# Simpson’s paradox

### Mixed model’s and Simpson’s paradox

For a paper I am currently working on, I started to think about **Simpson’s paradox**, which wikipedia succinctly defines as

“a paradox in which a correlation (trend) present in different groups is reversed when the groups are combined. This result is often encountered in social-science […]”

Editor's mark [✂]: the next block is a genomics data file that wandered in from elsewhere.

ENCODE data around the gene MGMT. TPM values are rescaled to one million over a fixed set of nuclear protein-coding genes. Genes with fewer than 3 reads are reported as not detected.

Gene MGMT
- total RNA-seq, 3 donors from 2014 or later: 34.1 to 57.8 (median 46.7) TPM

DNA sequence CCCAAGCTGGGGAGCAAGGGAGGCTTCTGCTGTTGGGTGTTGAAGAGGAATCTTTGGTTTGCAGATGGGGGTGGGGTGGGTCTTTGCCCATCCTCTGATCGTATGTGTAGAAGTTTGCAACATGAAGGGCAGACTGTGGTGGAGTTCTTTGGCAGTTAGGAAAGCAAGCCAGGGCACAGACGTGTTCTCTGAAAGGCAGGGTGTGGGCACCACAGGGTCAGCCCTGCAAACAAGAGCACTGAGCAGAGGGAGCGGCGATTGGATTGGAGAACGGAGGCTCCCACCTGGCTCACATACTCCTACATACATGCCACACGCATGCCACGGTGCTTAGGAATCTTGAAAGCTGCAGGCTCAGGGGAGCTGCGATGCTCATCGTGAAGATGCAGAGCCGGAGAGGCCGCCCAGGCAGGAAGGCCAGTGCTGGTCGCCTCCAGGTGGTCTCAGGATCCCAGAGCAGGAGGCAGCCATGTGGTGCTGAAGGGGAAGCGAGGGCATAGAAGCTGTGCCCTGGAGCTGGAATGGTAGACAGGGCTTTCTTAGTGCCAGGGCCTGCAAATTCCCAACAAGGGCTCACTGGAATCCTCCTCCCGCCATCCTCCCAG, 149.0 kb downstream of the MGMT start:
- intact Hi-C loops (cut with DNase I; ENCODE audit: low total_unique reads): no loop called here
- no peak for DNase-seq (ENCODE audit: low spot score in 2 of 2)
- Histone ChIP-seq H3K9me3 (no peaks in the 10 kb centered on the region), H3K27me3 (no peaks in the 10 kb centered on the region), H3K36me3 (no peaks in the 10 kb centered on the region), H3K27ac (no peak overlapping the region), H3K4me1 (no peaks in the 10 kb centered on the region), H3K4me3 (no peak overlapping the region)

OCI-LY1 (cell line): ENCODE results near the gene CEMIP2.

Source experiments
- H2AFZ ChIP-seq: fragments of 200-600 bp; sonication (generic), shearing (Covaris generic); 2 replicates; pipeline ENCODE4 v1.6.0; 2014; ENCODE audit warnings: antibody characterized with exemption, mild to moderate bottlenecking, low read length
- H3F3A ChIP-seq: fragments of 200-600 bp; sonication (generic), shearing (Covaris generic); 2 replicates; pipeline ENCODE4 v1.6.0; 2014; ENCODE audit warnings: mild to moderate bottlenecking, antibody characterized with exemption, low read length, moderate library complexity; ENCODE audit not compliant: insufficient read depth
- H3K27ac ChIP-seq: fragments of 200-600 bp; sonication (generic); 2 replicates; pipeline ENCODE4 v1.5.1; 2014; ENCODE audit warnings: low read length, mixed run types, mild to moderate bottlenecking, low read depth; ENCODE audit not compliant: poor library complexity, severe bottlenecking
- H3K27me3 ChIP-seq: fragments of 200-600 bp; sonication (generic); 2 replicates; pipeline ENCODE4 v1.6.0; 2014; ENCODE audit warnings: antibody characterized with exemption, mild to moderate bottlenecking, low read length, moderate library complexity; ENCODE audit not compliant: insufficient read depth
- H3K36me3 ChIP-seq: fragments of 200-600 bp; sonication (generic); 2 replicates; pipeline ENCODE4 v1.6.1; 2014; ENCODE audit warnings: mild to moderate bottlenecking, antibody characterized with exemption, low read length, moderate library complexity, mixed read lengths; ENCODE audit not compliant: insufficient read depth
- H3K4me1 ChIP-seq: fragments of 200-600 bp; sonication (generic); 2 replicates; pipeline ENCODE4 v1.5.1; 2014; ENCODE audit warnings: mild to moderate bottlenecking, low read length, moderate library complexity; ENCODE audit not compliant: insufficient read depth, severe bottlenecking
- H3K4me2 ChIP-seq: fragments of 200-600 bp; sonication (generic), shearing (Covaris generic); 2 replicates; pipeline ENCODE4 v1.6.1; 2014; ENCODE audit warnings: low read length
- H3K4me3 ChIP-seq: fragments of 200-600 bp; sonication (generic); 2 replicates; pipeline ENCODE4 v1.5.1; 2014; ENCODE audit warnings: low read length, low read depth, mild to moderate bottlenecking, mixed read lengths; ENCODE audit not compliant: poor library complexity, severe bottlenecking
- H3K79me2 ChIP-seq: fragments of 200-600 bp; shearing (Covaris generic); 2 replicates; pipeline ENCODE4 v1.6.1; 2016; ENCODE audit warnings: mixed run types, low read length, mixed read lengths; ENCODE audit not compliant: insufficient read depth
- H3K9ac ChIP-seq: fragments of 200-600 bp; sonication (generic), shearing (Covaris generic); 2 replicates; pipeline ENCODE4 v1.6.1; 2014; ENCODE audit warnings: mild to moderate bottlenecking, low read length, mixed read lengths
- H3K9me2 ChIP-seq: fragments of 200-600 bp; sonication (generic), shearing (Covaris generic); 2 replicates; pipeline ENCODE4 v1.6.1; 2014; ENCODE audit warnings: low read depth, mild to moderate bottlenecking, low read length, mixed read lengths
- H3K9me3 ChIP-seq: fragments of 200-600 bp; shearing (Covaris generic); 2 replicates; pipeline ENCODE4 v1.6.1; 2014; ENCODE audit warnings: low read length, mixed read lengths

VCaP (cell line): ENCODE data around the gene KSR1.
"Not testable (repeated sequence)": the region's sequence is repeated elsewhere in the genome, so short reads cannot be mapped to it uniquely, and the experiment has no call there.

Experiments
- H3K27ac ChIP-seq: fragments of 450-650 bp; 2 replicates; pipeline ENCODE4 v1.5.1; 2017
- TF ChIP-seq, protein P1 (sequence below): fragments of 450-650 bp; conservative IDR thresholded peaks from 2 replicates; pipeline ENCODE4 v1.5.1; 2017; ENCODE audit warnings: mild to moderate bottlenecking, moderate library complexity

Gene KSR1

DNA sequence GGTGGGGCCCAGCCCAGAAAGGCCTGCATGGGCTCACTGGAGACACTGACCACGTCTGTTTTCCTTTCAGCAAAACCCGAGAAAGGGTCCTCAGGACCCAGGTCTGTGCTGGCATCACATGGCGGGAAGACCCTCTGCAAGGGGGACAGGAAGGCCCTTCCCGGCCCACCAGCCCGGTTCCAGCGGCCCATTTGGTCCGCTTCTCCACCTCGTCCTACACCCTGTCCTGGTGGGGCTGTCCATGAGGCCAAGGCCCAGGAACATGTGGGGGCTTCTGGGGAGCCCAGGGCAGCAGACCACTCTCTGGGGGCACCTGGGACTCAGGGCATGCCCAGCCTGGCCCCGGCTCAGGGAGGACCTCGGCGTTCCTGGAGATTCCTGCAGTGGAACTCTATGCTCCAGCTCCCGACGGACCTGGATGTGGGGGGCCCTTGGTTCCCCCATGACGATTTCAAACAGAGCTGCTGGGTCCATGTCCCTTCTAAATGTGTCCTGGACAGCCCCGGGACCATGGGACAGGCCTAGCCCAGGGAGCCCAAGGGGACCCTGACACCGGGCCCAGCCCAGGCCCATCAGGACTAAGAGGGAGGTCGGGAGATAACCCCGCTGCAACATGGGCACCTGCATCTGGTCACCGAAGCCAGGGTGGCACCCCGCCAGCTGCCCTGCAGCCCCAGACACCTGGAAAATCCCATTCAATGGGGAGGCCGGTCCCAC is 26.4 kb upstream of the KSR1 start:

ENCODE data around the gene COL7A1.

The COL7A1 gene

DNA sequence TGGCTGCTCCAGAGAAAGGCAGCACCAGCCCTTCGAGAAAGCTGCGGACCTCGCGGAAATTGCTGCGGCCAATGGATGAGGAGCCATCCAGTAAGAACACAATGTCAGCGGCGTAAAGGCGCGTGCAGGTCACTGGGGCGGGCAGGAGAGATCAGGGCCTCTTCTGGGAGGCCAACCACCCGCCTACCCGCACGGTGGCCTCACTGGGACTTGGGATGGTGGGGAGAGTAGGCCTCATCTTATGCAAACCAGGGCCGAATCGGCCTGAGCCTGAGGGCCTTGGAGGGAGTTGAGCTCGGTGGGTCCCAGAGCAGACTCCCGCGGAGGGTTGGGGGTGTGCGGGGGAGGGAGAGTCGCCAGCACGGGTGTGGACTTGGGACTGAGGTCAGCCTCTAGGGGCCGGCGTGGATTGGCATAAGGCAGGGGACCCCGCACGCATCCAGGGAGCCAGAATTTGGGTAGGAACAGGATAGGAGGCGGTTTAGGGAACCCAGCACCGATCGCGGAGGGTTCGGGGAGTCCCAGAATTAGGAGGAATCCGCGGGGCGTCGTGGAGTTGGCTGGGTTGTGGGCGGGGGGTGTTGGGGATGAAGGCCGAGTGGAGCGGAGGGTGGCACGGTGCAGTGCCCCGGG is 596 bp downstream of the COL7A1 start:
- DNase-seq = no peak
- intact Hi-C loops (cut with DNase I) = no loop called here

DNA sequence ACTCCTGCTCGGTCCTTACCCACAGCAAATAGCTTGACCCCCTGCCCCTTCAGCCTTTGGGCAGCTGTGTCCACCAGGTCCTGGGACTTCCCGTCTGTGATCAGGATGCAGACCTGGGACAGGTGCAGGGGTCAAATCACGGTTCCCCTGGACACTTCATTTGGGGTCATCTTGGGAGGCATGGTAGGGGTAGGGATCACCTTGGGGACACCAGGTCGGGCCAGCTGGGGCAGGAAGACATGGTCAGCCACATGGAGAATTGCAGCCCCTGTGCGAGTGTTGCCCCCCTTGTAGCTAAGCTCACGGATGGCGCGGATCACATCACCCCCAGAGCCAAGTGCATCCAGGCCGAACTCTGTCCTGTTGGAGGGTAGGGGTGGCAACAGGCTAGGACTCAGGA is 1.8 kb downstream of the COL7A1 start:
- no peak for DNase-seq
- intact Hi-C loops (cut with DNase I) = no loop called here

The wikipedia page also gives a nice visual illustration. Here’s my own version of it. The plot shows 15 groups, each with 20 data points. The groups happen to order along the x-axis (“Pseudo distance from origin”) in a way that suggests a negative trend of the *Pseudo distance from origin* against the outcome (“Pseudo normalized phonological diversity”). However, this trend does not hold within groups. As a matter of fact, in this particular sample, most groups show the opposite of the global trend (10 out of 15 within-group slopes are clearly positive). If this data set is analyzed by an ordinary linear regression (which does not have access to the grouping structure), the result will be a significant negative slope for the *Pseudo distance from origin*. So, I got curious: what about linear mixed models?